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Wednesday Mornings Without Fail

category_bug_journal2.gif We have spoken here in the past of small pleasures. Some, like a hot shower first thing in the morning, can be indulged in regularly, indefinitely and almost anywhere. Others, alas, must change with life circumstances and it is up to us, when that happens, to find replacements that don't only fill a void, but supply a different though equal satisfaction.

Now that I am a year settled in to my new digs in a new town, I have come to realize how desperately I relied upon and miss New York corner delis. Nearly every block has one and so packed are they with the needs and minutiae of daily life that I long ago became convinced that, if necessary, one could live without ever requiring another source of goods. In addition, the corner deli is the neighborhood town square where micro-local gossip and information are exchanged, and the guys behind the counter will spot you a $10 or $20 when you're short.

There are no corner delis in Portland, Maine.

But there is a new pleasure here which, while not a substitute, I have come to appreciate as much as visits to my New York deli. Rain or shine, every Wednesday from April through October or so, you will find me at the farmer’s market at Monument Square in the middle of Portland's downtown.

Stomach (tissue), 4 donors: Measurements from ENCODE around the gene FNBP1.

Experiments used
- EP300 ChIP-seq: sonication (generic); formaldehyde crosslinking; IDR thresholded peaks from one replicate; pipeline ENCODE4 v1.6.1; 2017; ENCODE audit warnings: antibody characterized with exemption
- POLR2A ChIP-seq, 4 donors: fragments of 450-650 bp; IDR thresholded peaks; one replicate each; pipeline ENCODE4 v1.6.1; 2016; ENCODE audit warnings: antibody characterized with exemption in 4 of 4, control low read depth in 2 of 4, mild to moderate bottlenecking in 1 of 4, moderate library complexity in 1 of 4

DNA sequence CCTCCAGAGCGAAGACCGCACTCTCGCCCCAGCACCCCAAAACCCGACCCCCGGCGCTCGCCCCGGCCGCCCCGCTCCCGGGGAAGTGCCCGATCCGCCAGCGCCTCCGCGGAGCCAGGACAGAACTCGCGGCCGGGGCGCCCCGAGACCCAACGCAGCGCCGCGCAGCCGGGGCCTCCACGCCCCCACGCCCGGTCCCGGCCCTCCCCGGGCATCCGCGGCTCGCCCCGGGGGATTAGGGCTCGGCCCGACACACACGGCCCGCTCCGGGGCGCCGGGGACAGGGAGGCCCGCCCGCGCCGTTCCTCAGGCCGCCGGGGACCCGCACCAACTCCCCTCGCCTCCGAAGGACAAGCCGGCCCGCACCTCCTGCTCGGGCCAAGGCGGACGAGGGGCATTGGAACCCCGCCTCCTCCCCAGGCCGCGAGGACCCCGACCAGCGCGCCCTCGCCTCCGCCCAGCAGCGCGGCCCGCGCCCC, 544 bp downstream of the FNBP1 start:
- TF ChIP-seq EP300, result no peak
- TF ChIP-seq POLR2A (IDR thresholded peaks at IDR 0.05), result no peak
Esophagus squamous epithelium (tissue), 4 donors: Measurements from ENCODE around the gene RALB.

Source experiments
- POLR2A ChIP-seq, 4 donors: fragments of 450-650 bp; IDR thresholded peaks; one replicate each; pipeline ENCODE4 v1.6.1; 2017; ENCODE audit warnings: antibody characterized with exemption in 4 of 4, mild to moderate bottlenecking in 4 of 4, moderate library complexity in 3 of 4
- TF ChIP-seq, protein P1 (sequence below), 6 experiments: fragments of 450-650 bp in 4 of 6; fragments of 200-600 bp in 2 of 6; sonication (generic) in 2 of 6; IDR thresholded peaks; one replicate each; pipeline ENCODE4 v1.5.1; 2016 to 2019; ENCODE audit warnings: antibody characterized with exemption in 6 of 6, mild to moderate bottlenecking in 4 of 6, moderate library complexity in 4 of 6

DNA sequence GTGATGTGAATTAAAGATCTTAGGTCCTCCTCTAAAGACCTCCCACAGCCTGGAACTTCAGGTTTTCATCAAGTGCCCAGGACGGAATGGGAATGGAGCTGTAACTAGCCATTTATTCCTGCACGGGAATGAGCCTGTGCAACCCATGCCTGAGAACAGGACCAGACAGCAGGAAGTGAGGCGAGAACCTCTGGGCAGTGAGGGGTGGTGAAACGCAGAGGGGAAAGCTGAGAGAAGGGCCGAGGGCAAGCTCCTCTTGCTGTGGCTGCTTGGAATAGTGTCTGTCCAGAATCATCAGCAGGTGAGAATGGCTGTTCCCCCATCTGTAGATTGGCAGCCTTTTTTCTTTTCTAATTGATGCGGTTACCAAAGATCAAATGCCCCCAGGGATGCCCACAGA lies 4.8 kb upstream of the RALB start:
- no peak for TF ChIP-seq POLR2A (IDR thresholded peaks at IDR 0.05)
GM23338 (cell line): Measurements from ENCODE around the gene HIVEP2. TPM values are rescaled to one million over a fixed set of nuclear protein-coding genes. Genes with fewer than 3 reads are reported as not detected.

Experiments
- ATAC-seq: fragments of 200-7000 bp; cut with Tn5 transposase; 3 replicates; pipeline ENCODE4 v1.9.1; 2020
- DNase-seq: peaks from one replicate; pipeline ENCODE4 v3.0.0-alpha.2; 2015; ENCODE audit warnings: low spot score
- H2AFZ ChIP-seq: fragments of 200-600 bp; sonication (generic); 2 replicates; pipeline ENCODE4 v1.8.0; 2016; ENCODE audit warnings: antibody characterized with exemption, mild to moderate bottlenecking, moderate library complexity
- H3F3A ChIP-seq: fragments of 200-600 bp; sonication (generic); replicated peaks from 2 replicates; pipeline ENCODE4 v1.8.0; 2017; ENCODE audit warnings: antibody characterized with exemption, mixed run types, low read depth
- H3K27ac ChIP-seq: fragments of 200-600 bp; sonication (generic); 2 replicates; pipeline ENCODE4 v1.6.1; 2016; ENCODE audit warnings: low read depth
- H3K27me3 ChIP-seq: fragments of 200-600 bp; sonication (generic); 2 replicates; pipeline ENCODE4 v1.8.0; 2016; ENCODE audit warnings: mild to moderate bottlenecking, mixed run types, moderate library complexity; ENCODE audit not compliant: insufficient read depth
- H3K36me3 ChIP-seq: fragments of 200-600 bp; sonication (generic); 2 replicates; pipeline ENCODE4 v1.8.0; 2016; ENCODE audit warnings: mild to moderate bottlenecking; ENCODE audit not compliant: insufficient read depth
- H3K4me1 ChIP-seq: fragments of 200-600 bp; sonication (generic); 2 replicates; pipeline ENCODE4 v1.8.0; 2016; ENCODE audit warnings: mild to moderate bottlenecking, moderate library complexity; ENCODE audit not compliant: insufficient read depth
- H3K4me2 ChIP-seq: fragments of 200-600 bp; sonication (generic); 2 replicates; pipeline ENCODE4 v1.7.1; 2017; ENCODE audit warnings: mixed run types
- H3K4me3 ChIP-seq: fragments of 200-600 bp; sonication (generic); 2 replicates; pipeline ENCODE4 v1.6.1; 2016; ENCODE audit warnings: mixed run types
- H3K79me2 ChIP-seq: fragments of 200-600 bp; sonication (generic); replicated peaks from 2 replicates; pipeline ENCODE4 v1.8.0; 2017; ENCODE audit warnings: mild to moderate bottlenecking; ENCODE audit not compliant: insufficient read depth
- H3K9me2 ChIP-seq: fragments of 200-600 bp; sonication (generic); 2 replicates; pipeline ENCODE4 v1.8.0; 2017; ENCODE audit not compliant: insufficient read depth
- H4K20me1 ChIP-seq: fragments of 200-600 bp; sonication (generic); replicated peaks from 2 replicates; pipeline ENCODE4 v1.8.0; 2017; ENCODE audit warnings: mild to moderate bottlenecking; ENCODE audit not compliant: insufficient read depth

I go early, 7:30 or 8AM, because I like to be out and about in the morning air and it is a good idea to get to the stalls before the best stuff is gone. In addition to the fact that the fruits and vegetables are no more than one day from the vine so you know dinner will be a feast of freshness, market day is also a feast for the eyes and soul.

There are plants and flowers at the market too and I particularly liked the layout of these at the far north end of the square:

Sunflowers

It was raining a week ago Wednesday, one of those light, cool mists that makes everything – food, buildings, sidewalks – look all clean and shiny and new. The first growth of local strawberries was at its peak and you should have been at my house that evening for berries and cream. Wimbledon has nothing on the Bennett household in that regard.